A dark reddish-brown stone, picked up from the Sahara desert in Morocco a few years ago, appears to be an Earth rock that was flung into space where it stayed for thousands of years before returning home – surprisingly intact.
If scientists are right about this, the rock will officially be named the first meteorite to boomerang from Earth.
The discovery team's work was presented last week at an international geochemistry conference and has not yet been published in a peer-reviewed journal.
"I think there is no doubt that this is a meteorite," said Frank Brenker, a geologist at the Goethe University Frankfurt in Germany, who was not involved with the new study. "It is just a matter of debate if it is really from Earth."
Early diagnostic tests show the unusual stone features the same chemical composition as volcanic rocks on Earth. Interestingly, however, a few of its elements seem to have been altered into lighter forms of themselves. These lighter versions are known to occur only upon interacting with energetic cosmic rays in space, which provided one of two key pieces of evidence declaring the rock's trip beyond Earth, geologists say.
The measured concentrations of these lighter elements, called isotopes, "are too high to be explained by processes taking place on Earth," said Jérôme Gattacceca, a geophysicist at the French National Centre for Scientific Research who is leading the investigation of the unusual meteorite, which was officially named Northwest Africa 13188 (NWA 13188).
Gattacceca and his colleagues strongly suspect the rock was first hurled into space after an asteroid pummeled into Earth roughly 10,000 years ago. The only other natural event capable of catapulting rocks to high altitudes is a volcanic eruption, but geologists say that possibility is highly unlikely to explain the latest findings. Rocks blasting from even the record-breaking Hunga Tonga-Hunga Ha'apai submarine volcano last year peaked at 36 miles (58 kilometers) — well before the edge of Earth's atmosphere, a threshold the meteorite seems to have flown far beyond.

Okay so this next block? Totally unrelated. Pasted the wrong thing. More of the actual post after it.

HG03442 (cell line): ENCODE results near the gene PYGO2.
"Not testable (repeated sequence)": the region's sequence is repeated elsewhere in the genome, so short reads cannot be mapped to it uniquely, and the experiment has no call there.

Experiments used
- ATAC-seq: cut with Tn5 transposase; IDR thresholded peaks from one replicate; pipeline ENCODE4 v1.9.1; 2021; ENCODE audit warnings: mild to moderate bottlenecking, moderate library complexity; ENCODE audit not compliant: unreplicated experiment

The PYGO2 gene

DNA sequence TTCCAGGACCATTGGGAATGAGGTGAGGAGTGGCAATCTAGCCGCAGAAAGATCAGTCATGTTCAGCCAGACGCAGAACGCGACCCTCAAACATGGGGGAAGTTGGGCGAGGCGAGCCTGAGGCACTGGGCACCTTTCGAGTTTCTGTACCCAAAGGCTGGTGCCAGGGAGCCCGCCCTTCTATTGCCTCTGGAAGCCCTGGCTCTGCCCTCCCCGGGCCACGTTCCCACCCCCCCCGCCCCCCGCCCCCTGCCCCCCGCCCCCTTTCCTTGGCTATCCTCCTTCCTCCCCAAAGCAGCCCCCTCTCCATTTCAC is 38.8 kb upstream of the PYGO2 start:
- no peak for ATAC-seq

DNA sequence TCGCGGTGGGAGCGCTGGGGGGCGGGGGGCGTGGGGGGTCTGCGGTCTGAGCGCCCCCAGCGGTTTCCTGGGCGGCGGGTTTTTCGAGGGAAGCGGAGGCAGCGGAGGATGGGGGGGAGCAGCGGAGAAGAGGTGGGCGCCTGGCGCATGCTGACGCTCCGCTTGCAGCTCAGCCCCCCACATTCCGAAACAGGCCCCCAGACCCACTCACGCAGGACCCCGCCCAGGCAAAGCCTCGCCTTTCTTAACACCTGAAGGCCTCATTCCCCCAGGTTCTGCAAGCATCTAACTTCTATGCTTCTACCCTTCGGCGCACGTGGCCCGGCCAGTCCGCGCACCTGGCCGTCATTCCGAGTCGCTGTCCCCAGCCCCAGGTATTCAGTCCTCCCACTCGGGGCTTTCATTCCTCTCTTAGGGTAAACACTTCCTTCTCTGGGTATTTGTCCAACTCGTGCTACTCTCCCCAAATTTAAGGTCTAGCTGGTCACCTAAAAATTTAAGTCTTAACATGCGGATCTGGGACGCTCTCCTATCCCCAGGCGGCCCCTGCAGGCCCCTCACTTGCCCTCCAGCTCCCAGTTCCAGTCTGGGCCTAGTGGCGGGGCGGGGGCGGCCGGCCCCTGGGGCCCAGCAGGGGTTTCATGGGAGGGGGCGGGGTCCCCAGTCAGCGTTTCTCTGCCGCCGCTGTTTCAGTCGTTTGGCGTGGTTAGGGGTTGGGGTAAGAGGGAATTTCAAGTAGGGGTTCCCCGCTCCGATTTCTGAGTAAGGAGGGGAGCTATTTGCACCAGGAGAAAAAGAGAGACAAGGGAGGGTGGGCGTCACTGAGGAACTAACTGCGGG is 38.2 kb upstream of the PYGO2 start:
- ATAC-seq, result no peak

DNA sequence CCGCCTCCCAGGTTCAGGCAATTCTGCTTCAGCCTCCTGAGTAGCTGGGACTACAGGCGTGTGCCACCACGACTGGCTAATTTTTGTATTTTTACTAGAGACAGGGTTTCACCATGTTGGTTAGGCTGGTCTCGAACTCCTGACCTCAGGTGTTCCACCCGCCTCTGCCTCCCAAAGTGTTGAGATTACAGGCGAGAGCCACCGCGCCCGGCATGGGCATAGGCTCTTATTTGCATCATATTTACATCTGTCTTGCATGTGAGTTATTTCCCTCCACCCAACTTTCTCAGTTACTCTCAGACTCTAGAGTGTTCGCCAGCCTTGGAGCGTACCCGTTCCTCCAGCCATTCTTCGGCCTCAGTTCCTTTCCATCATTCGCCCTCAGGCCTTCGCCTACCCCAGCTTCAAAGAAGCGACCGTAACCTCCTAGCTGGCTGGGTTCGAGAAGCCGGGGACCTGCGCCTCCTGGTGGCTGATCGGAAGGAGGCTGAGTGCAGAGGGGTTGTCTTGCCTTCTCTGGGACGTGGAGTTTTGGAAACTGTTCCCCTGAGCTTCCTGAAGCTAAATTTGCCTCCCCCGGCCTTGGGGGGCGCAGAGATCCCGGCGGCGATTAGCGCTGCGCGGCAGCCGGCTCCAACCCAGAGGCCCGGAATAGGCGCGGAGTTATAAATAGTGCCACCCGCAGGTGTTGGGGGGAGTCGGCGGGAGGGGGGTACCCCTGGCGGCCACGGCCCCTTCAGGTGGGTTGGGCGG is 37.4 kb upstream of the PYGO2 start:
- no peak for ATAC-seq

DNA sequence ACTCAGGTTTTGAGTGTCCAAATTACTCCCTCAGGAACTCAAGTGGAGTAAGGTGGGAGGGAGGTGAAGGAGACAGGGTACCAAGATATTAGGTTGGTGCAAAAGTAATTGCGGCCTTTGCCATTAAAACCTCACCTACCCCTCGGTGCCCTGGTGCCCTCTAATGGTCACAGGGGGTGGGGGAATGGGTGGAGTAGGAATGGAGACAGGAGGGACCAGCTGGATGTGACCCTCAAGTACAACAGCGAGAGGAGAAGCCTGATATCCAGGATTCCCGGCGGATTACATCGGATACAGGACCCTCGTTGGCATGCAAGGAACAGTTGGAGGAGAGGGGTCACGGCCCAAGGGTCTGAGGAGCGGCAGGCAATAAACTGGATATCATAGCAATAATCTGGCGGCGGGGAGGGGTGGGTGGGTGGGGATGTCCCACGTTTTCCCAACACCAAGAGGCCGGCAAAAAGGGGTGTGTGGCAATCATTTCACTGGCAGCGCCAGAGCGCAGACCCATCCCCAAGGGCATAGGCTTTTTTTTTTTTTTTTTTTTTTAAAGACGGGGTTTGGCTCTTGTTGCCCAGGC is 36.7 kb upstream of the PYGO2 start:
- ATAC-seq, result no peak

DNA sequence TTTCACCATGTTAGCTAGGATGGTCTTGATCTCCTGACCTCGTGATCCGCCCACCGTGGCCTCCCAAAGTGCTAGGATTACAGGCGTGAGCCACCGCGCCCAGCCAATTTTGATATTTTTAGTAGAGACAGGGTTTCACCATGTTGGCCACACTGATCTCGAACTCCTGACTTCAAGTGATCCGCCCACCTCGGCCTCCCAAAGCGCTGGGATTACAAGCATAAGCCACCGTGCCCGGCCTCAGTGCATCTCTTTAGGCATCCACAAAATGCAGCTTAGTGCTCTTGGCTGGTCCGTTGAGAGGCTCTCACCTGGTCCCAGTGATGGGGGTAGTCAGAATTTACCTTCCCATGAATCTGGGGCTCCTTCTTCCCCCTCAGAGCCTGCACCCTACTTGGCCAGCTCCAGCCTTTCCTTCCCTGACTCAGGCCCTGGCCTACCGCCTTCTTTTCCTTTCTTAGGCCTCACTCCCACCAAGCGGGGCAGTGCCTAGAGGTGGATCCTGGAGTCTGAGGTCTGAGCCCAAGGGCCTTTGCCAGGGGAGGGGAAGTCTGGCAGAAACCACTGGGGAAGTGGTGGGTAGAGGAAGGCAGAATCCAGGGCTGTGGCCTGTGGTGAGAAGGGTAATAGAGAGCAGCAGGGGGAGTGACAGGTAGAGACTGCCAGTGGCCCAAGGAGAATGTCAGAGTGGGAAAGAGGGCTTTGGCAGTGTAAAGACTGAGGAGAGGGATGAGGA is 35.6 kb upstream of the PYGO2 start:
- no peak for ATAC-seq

Once hurled into space past Earth's protective blanket, NWA 13188 would've been susceptible to galactic cosmic rays, made of high energy particles that arise from distant exploding stars and penetrate our solar system at light-like speeds. Such abundant beams are known to bombard meteorites and leave behind distinct, detectable isotopic imprints like beryllium-3, helium-10 and neon-21. In NWA 13188, levels of these elements are higher than those found in any rock on Earth, but lower than in other meteorites. This shows the intriguing rock might've spent some 2,000 to a few tens of thousands of years in orbit around Earth before re-entering its atmosphere, scientists say.
The second crucial clue divulging the rock's trip to space is its glossy coat of melted surface called a fusion crust, which forms when space rocks race through Earth's atmosphere during their journey to the ground.
The 1.4-pound NWA 13188 was purchased in 2018 at one of Europe's largest annual mineral and gem shows in Sainte Marie aux Mines, France, by Albert Jambon, a retired French professor from the Sorbonne University of Paris. He said he stays in touch with meteorite hunters and dealers and has bought nearly 300 meteorites for his university in the past two decades.